New year’s resolution

We all do it… make promises to ourselves about what we are going to do and how we are going to do it as another year begins. Take more pictures, get more exercise, make more money, be nicer etc etc. You can take it as read that I’m attempting all of those but I thought that I’d talk about the first one – taking more pictures.

©Neil Turner January 2014

©Neil Turner January 2014. Shot using a Fujifilm X20

Time after time in my career I have realised that the more I shoot, the better my reactions are and the more instinctive the operation of the camera becomes. I’m pretty sure that someone could even devise a mathematical formula for it where x is the number of pictures you shoot over a given period of time, y is the number of days over a given period where you don’t take pictures and z is the probability that when you are shooting an assignment you absolutely nail the job. Unfortunately I’m not an imaginative and innovative mathematician so I’m not going to be able to define that formula – if you have the ability, please feel free to finish the task for me but not until you have read the rest of the puzzle:

All of this seems to be rational, don’t you think? There are a couple of flies in the ointment though: If you do too much of the same kind of thing, you can get into a rut and just keep producing cookie-cutter images.

So does that mean that there is an optimal amount of pictures to be taken? Well yes… and no… If you are shooting very different images on each occasion then you can take a lot more pictures and get a lot sharper without becoming stuck in the rut that I mentioned just now. There is a further variable that we need to include in our increasingly complex formula – having the time between shoots to properly edit our own work and to reflect on why and how certain pictures did and didn’t work and this requires a degree of knowledge and of technical and analytical skill.

Now we need to clarify what the formula needs to say:

  • Take lots of different pictures using different techniques and different equipment.
  • Don’t take so many pictures that you get stuck in your ways.
  • Have the time to edit and analyse your work.
  • Learn from your successes and mistakes.
  • Make sure that you know why and why the pictures that you like worked and why the rest didn’t.

All of this makes me re-assess my new year’s resolution. It isn’t just to take more pictures – it’s to take more different pictures and to learn as much as I can in the process. If I get time I might even learn a bit more about mathematical formulae too.

Resolution, and not just for the new year…

When a member of my family asked me earlier this week what my ‘new year resolution’ was, I was tempted to answer “300 dpi”. I would have laughed but I’m afraid that the rest of the family would have just given me that old-fashioned look that says “Neil is laughing at his stupid jokes again”. For the record I want to get fitter, lose some weight, shoot better pictures and love everyone.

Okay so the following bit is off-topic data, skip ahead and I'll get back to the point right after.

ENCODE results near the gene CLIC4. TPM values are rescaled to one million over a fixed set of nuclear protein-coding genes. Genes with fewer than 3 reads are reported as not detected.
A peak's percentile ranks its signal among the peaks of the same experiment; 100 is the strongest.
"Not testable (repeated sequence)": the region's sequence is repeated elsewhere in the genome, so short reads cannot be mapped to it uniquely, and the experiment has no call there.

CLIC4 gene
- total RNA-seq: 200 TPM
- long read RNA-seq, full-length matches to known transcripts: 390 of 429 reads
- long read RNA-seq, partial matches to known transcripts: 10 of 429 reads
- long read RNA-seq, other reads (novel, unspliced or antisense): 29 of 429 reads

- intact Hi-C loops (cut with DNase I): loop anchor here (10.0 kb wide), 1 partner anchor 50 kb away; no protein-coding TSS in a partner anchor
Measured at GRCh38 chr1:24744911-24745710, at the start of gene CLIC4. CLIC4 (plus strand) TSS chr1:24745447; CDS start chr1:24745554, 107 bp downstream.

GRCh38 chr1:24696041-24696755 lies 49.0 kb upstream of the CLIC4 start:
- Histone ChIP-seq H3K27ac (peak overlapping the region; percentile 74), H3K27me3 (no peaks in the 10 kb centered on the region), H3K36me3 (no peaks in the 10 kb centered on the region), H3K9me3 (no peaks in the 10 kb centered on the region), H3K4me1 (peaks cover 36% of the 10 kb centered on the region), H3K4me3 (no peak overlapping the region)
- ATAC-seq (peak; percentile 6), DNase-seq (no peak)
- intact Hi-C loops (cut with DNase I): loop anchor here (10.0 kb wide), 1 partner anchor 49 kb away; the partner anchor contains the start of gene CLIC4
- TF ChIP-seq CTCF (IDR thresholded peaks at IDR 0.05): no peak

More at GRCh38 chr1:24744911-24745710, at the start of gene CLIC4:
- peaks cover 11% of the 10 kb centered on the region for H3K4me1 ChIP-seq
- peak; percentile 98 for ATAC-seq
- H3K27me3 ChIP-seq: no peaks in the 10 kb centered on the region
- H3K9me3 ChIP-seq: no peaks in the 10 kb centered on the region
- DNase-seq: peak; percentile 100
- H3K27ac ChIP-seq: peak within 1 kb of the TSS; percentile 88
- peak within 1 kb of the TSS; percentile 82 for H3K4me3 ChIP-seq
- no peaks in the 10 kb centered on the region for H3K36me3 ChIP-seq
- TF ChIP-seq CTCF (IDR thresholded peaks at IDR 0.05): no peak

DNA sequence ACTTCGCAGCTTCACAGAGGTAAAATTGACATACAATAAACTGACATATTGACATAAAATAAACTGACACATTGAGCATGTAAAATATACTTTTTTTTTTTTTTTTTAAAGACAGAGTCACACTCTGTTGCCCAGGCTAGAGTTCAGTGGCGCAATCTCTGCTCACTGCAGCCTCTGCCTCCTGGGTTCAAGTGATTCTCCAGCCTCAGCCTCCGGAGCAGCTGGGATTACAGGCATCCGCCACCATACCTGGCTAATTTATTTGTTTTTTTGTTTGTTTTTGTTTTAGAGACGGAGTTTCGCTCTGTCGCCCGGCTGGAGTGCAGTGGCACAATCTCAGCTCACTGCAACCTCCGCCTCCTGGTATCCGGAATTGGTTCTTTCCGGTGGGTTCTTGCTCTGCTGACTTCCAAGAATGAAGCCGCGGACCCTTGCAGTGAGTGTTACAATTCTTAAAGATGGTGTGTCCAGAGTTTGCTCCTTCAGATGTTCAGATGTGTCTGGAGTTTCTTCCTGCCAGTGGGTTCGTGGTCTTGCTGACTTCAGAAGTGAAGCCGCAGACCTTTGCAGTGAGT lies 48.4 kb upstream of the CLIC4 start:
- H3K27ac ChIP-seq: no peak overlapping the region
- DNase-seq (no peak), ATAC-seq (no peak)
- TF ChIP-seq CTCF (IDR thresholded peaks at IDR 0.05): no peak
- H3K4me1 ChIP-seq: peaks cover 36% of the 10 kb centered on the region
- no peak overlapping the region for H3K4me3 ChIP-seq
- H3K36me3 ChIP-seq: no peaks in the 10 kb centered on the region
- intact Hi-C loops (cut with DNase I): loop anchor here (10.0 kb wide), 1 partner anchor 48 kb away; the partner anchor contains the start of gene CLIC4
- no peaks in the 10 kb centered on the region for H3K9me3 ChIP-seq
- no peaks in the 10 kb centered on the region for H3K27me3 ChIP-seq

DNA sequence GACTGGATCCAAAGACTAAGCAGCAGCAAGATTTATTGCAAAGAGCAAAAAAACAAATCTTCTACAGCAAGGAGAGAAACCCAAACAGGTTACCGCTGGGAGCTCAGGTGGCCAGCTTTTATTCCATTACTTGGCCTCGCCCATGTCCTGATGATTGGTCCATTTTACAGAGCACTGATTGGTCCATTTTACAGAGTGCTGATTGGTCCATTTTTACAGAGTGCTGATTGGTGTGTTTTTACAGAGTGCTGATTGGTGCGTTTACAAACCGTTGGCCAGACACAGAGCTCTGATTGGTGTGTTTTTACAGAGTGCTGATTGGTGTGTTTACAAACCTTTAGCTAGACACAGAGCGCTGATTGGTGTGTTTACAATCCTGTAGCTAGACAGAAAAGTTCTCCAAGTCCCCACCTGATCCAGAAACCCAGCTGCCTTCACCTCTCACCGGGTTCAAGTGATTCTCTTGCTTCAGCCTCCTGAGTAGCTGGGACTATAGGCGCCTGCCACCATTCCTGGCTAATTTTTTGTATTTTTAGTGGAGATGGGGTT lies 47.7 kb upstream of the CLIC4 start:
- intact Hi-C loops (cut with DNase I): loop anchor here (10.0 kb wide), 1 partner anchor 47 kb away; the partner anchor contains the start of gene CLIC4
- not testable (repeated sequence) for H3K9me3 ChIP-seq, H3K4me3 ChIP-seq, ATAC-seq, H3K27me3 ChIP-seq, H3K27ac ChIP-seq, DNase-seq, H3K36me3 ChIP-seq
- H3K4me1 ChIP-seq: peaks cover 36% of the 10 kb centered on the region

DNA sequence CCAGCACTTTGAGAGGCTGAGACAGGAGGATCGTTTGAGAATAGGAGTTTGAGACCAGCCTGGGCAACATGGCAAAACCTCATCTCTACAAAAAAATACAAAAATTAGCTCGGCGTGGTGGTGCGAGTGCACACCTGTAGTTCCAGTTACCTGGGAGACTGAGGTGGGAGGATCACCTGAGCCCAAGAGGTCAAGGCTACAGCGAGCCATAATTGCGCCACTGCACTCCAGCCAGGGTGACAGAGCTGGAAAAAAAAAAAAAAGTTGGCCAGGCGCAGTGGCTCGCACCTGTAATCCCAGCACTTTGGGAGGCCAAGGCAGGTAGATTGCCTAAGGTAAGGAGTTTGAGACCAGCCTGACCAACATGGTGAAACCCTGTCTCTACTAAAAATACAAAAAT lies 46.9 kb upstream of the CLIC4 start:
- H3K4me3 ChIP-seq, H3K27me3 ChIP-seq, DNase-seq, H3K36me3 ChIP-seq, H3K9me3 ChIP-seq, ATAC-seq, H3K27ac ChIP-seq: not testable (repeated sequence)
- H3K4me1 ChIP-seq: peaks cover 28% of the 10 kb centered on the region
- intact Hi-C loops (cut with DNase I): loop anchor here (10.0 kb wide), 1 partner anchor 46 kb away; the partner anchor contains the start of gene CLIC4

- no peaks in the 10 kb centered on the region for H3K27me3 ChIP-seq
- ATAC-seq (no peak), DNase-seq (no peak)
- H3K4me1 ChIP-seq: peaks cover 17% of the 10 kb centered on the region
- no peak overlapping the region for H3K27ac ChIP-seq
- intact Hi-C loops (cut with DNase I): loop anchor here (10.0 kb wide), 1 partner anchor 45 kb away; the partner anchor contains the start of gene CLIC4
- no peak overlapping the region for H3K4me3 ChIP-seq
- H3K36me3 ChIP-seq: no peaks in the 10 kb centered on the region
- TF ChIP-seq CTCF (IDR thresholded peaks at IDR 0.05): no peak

To photographers, designers and anyone else who handles photographs resolution is an important concept. Get a few photographers together and someone will complain about a client whose comprehension of the concept of resolution is so poor that they have rejected huge files just because they hadn’t been saved at 300 dpi. What is 300 dpi anyway? Does it have any relevance in todays’ digital world?

Put simply, DPI is an output term. It describes the number of dots per inch that the printing system will place onto the paper and, generally speaking, the more dots you have the better the quality. Of course if you have cheap paper that soaks up ink too many dots just produces a mulchy mess. Newspaper quality is a case in point: try to stick more than the right amount of ink down and the paper will get soggy and rip whilst going through the presses. Your inkjet printer at home might be capable of 2,880 dots per inch but that doesn’t mean that you have to save your pictures at that size. So much software these days has the ability to re-size and re-interpret images to make them work.

Don’t get me wrong, it is always best to send pictures to commercial printers or reproduction houses at the right size at the correct resolution and properly sharpened but some of the nonsense talked by people who don’t understand is very frustrating.

Photographs are actually measured in pixels per inch or pixels per centimetre but even that misses the point. What actually matters is the number of pixels that make up the image. You can have a picture that measures 3,000 pixels along one side and 2,000 pixels along the other (6 million pixels in all) and that is really the important fact. At 72 pixels per inch (the normal internet resolution) that would appear as a huge picture. If the same 3k x 2k pixel image was saved at 150 pixels per inch (about normal for newsprint) it would still be 50cm wide whereas at 300 ppi it would be 25cm wide. Actually switching between resolutions is easy and it makes no difference to the image quality (unless you repeatedly re-save in a lossy format such as Jpeg). All that really matters is the number of pixels.

Even going back to the days of scanning negatives on the venerable Kodak RFS machines into Photoshop version 2.5 where an original 35mm image measured 24mm x 36mm (that’s 864 sq mm) meant that every picture was still 24mm x 36mm but had a resolution measuring up 2500 ppi it was a few clicks of the mouse to change the picture to the required resolution at the required size with no damage done – with the possible exception that the low power of the computers meant that it took more than a few seconds.

Exactly who trained these people who don’t get this concept is beyond me. It is as simple as it is logical. My new year resolution is, therefore NOT 300dpi. I’m going for 254 ppi or 100 ppcm along with a bookmarked link to this blog piece so that I can refer people to it as, and when, required.